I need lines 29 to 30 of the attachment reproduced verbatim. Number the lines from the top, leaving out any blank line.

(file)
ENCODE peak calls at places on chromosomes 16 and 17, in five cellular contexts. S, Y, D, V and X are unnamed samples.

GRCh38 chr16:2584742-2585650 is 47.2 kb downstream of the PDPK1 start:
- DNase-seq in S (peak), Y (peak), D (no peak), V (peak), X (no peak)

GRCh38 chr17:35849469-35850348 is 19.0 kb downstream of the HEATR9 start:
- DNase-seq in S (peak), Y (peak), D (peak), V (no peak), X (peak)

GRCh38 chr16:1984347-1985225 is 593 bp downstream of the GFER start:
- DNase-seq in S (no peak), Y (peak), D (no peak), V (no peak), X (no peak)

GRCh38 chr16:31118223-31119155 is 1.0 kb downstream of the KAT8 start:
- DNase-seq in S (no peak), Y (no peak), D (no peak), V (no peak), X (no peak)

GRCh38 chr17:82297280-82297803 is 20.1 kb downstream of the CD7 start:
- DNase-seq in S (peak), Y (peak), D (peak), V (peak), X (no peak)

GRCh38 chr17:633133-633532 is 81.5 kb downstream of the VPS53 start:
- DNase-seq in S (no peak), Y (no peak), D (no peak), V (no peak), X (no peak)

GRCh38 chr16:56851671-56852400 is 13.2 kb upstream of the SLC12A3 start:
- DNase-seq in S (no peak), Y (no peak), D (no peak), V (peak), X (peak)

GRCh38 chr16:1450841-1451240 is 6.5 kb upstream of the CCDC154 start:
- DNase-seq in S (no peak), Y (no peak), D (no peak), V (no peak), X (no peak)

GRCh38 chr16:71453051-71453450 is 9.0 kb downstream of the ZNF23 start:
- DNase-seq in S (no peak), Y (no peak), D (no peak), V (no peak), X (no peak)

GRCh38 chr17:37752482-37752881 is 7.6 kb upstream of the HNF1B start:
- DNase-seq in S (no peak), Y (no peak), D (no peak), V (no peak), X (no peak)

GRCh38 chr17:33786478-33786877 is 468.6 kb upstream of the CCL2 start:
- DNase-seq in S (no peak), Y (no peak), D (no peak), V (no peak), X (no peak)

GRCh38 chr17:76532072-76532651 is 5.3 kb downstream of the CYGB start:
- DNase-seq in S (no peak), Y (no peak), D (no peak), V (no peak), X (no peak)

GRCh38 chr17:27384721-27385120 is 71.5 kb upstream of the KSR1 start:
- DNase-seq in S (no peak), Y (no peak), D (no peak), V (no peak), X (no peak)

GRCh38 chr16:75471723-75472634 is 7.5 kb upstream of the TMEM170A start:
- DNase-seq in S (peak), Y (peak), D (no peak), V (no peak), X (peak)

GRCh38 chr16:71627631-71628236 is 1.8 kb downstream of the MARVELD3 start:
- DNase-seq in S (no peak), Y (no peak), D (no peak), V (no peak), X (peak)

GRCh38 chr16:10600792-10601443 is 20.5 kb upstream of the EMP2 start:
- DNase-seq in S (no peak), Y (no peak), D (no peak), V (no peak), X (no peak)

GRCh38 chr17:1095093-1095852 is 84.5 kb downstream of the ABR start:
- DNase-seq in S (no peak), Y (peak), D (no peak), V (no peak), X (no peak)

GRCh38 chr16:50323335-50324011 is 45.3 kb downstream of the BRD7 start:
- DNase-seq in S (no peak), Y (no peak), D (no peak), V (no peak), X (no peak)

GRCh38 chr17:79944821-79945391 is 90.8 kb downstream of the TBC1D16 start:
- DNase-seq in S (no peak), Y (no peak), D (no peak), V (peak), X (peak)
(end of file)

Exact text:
- DNase-seq in S (peak), Y (peak), D (no peak), V (no peak), X (peak)

GRCh38 chr16:71627631-71628236 is 1.8 kb downstream of the MARVELD3 start: